DIRECTOR: Terrence Malick.
CAST: Brad Pitt, Hunter McCracken, Jessica Chastain, Laramie Eppler, Sean Penn, Tye Sheridan, Fiona Shaw.
SYNOPSIS: Jack O’Brien (McCracken) and his two brothers (Eppler, Sheridan) grow up in the 1960s, spending their days carefree and full of play. We witness firsthand the loss of innocence through Jack’s eyes as he experiences his first brushes with death and suffering. The world is no longer as perfect as he believed and his family struggle with his quick progression into adolescence. Running parallel to this, an older Jack (Penn) tries to atone and understand past events in his life, working towards being able to forgive his father (Pitt).
To say The Tree of Life is grandiose is a complete understatement. It is beautiful, indulgent, heartfelt and extremely honest. And I truly believe it to be a masterpiece. Clichés aside, Terrence Malick’s Palme d’Or-winning film has been rather controversial, being booed at Cannes and five people walked out when I saw it. But I believe this to be a sign of a great filmmaker, somebody who divides opinion and stems controversial discussion. At the end of the day, this isn’t going to be a film people forget.
Alongside the narrative featuring Brad Pitt and wife Jessica Chastain, Malick invests heavily in interludes revolving around cosmic events and elements of nature. As visually stunning and mesmerising as they are, today’s mainstream audience seems to struggle with this apparent ‘out of the box’ idea and therefore the film hasn’t had the widest of releases in the UK. But by taking the chance of seeing through his own vision, Malick has made a truly beautiful film that is testament to both his imagination and the talent he has embellished it with.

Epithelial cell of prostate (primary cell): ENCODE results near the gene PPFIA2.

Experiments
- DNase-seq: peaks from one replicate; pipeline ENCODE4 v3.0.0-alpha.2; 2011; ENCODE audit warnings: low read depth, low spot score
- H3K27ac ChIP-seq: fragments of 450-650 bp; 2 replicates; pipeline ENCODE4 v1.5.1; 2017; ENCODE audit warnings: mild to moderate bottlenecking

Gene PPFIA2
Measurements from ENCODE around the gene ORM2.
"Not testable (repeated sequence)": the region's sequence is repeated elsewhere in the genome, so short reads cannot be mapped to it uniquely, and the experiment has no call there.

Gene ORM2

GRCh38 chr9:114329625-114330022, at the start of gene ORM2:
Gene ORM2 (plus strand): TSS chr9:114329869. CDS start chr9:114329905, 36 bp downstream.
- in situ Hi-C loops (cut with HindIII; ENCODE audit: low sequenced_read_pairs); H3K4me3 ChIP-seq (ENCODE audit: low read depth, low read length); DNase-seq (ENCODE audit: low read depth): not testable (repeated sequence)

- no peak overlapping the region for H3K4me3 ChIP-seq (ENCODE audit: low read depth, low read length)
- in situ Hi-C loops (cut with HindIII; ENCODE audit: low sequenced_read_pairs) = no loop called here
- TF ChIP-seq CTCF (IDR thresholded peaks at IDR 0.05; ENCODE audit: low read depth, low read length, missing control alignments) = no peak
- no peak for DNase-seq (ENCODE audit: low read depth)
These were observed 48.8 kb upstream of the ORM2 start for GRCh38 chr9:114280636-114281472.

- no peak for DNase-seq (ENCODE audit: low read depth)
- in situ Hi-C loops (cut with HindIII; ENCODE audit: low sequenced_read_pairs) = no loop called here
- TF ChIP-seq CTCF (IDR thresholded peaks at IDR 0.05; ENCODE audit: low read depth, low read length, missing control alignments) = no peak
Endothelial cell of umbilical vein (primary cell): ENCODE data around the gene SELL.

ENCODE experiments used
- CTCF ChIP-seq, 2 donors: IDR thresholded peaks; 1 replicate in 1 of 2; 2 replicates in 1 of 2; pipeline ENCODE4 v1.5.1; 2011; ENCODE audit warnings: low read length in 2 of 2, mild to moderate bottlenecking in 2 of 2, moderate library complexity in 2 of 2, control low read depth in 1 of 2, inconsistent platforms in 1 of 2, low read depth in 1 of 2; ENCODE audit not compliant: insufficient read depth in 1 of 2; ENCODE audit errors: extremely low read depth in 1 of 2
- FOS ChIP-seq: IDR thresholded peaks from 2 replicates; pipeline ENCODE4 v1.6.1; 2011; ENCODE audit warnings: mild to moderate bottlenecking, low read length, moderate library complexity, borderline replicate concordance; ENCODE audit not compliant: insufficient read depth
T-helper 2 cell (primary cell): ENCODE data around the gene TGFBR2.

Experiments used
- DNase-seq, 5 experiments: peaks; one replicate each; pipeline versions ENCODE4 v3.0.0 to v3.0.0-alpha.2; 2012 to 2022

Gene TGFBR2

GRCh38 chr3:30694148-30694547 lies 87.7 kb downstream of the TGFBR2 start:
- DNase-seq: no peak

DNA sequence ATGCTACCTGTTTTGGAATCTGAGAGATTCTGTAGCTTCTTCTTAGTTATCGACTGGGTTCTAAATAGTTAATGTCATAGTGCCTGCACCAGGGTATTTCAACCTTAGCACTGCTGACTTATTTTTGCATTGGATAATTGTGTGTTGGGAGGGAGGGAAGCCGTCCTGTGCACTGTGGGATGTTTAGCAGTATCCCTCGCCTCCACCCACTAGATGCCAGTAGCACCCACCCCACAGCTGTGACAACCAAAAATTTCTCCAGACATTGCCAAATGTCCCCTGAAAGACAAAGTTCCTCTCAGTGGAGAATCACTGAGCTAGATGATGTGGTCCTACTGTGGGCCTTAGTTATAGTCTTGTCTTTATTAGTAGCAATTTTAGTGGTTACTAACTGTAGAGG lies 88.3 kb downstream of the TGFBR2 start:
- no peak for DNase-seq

Although not top billed, the core of this film is Hunter McCracken, whose portrayal of a young Jack is as heartbreaking and frustrating as it is liberating. He epitomises the struggles of childhood and gives an extremely natural, albeit haunting, performance. Awkward, but headstrong, McCracken gives Jack just enough edge to make us genuinely worry for his future behaviour. I would love to believe the Academy would consider him for a Best Supporting nod for the upcoming Oscar race, but somehow I think nominations for this film will be a little sparse. Scenes shared with younger brother R.L. (Eppler) are completely absorbing, being a wonderful lesson in realism and an amazing introduction to two new and exceptionally talented youngsters. It is a complete joy to watch the brothers (the third being Sheridan’s Steve) at play, tumbling through long grass, playing with dogs, frogs and enforces an instant urge for a time when kids were allowed to run around outside all day without fear of the consequences. Tin can telephones, air rifles and bricks through windows are all part of the neighbourhood’s daily discoveries, with the aftermath of entering a neighbour’s unlocked house perfectly summing up youthful regret.
At the end of each playful summer day, Jack’s mother is always there to soothe and heal any cuts and bruises. Wonderfully stoic, whilst symbolising a mother’s beauty to perfection, Jessica Chastain is brilliant casting from Malick and someone to get very familiar with, as The Help and The Wettest County in the World are set to be big upcoming releases for her. Barely sharing any words with her strict husband (Pitt), the contrast between the two actors is a very interesting thing to observe, but it does make you yearn to find out the couple’s origins and view a time when Mr O’Brien was not so commanding and intimidating. It is refreshing to see Pitt take a role where his character’s looks aren’t important, and his dark streak here is far removed from that of Aldo Raine’s. Pitt’s time onscreen is somewhat limited and dialogue free, but the lines he has highly impress, leading you to forget it is Pitt you are watching and instead have you following the father in Jack’s family.